This summer, I traveled with my family on a camping trip to the Bandon area of the Oregon coast. It was cold and windy, which is not unusual there but it was a refreshing break from the heat where I live. On the first evening after setting up camp, we were eating dinner in town. A thick fog had rolled in along the Coquille River, and I noticed these pier pilings mysteriously appearing and disappearing in the mist. After dinner, I spent nearly an hour photographing these piers.
Pier Pilings, Coquille River, Bandon, Oregon 2010
When composing this image, I wanted to show both the ethereal foggy mood and the depth of the posts fading out into the mist. I shuffled my camera position until I found a good rhythm of spaces between each line. This spacing accentuates the fascinating graphic structure because each space defines a post, and avoids the merging of that shape. For this image, I used the Singh Ray Vari-ND to lengthen the exposure. This technique does a great job of simplifying the overall image since the blurring “washes away” the textures of the water. To me, this heightens a feeling of the piers floating in space.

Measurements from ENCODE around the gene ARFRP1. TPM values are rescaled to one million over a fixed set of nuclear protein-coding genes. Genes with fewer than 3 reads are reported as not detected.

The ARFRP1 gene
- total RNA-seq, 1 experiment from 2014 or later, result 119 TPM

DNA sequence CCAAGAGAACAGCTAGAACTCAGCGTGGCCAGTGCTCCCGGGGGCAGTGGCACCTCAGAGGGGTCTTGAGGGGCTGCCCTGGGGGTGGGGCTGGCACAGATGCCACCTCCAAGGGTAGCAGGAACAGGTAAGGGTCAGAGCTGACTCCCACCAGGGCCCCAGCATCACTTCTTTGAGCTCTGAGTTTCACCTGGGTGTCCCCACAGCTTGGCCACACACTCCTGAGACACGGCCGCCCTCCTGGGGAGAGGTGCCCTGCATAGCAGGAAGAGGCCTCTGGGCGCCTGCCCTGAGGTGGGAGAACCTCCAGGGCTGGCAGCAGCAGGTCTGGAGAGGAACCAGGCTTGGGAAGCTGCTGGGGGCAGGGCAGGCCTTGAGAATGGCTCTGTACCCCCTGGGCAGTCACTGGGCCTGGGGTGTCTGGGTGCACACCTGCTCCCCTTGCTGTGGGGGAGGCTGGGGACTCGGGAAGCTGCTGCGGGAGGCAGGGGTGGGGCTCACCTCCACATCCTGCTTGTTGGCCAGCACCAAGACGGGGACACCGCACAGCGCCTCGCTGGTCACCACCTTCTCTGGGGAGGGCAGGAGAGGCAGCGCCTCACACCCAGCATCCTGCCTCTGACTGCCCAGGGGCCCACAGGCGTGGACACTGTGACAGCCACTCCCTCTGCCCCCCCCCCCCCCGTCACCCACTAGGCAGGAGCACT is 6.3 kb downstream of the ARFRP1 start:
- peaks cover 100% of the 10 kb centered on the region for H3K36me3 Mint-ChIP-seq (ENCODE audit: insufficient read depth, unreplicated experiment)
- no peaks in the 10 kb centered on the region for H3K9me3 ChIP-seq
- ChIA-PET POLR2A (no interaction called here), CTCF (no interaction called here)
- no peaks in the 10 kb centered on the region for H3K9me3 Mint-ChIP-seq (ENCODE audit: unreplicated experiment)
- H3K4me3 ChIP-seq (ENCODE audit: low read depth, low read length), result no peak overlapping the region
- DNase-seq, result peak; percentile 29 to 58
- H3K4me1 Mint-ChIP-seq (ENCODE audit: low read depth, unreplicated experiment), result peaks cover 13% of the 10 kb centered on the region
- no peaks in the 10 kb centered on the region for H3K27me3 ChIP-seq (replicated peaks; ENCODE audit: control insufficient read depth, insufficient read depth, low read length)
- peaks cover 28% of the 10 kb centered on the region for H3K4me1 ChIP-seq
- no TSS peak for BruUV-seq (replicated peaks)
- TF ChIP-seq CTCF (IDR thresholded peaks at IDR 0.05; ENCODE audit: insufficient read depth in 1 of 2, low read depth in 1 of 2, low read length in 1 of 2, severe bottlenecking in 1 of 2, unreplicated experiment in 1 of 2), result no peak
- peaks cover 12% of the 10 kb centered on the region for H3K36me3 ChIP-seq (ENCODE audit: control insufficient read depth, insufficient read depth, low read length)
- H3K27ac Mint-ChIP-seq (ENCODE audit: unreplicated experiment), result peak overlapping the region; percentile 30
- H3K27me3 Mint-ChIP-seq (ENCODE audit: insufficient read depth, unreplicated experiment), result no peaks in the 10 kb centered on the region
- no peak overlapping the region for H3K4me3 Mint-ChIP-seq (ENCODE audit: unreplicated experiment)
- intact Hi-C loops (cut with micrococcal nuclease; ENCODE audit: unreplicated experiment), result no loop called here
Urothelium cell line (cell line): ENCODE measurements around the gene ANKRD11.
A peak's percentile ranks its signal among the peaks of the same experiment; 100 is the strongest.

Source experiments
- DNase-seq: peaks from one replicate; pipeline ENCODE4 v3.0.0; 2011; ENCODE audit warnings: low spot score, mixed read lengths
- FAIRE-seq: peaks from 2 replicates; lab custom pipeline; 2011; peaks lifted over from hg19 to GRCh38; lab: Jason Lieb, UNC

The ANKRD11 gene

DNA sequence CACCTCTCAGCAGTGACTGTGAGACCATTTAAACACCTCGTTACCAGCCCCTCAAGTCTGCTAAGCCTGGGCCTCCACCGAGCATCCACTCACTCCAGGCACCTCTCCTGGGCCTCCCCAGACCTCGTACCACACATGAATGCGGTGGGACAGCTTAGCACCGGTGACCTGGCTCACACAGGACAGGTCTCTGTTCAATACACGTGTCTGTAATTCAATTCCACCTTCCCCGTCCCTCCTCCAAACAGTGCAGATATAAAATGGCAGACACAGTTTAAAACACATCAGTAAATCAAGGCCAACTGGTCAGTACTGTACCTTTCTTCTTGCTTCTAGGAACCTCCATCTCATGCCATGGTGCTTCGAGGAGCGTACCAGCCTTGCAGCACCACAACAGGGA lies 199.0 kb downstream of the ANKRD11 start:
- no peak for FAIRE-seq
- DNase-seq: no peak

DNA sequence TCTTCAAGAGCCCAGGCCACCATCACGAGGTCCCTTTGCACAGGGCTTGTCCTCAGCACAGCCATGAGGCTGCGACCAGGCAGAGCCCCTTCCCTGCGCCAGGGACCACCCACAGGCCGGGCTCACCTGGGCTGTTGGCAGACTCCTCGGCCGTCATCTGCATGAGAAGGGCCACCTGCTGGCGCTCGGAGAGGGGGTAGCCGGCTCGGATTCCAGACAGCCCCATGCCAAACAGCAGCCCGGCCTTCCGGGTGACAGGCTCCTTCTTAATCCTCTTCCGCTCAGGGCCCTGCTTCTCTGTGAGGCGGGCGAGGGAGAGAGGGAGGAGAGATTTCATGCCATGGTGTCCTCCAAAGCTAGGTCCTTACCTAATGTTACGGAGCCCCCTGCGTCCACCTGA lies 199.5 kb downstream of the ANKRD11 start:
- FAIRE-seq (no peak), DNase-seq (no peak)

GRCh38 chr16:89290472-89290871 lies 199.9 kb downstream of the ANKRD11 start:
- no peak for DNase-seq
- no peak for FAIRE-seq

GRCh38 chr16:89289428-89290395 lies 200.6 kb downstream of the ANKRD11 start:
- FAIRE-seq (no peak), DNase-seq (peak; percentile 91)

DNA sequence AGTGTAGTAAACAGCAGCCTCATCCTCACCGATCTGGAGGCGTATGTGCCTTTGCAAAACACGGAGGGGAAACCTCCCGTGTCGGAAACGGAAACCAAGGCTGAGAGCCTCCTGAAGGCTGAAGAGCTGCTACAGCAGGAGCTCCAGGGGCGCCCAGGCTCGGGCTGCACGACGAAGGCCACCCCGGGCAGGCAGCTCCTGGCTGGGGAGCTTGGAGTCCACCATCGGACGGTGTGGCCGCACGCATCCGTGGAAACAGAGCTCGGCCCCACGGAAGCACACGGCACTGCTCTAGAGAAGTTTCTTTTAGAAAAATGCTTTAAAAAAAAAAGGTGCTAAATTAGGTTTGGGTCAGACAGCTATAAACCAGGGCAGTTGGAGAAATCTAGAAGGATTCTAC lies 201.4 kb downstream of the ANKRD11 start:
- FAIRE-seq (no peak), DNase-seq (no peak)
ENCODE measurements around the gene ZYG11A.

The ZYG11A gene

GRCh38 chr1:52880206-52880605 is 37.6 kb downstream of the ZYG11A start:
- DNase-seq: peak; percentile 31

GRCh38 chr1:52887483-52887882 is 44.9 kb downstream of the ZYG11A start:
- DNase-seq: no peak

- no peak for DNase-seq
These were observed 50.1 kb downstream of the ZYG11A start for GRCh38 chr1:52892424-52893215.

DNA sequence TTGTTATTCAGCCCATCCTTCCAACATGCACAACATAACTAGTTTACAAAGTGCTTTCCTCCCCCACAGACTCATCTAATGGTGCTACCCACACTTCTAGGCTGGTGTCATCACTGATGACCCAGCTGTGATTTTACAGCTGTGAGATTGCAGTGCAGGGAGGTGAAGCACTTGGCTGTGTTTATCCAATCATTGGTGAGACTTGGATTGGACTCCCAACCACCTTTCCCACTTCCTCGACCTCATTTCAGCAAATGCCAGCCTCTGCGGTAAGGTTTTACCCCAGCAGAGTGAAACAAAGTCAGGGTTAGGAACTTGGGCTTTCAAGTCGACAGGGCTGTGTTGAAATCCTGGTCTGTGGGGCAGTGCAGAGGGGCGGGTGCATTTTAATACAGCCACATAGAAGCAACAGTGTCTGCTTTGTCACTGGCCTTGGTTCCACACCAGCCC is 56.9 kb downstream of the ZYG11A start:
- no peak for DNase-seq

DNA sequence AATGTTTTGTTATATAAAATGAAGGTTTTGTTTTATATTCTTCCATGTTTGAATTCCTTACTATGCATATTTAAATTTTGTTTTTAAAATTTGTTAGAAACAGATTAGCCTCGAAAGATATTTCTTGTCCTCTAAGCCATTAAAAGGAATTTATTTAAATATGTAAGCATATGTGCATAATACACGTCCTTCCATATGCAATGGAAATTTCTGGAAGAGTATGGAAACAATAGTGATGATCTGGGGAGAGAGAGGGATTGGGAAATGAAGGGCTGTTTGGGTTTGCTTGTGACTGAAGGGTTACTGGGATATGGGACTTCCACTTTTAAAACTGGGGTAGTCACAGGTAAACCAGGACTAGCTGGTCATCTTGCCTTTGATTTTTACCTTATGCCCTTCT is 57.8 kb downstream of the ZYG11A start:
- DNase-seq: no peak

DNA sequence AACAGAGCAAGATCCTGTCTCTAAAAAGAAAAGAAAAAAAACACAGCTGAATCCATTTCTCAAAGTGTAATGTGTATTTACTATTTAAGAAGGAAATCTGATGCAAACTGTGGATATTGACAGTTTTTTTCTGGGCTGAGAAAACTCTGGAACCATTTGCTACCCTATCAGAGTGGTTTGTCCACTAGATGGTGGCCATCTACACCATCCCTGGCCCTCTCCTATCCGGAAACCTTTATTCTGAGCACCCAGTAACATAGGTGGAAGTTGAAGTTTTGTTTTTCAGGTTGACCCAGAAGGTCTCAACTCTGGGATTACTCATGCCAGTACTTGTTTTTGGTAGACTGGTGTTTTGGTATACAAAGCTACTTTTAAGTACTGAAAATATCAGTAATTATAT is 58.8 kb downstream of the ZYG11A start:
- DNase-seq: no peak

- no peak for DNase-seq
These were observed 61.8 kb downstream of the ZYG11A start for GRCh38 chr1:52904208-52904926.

Some call me obsessive, others call me compulsive and I admit to both. Over the last decade I visited Yellowstone National Park at least a dozen times. Each time, while driving through the park, I passed a forest of ghostly trees whose trunks were bleached and faded from acidic hot spring runoff and intense alpine sun. Each time I thought, “Hey, that’s a really cool location and one day you should stop and see about making an image of the place.” I’ve had this image in the back of my head since my first visit almost ten years ago. It has gnawed at my brain for damn near a decade. Finally, a couple months ago, I decided to do something about it.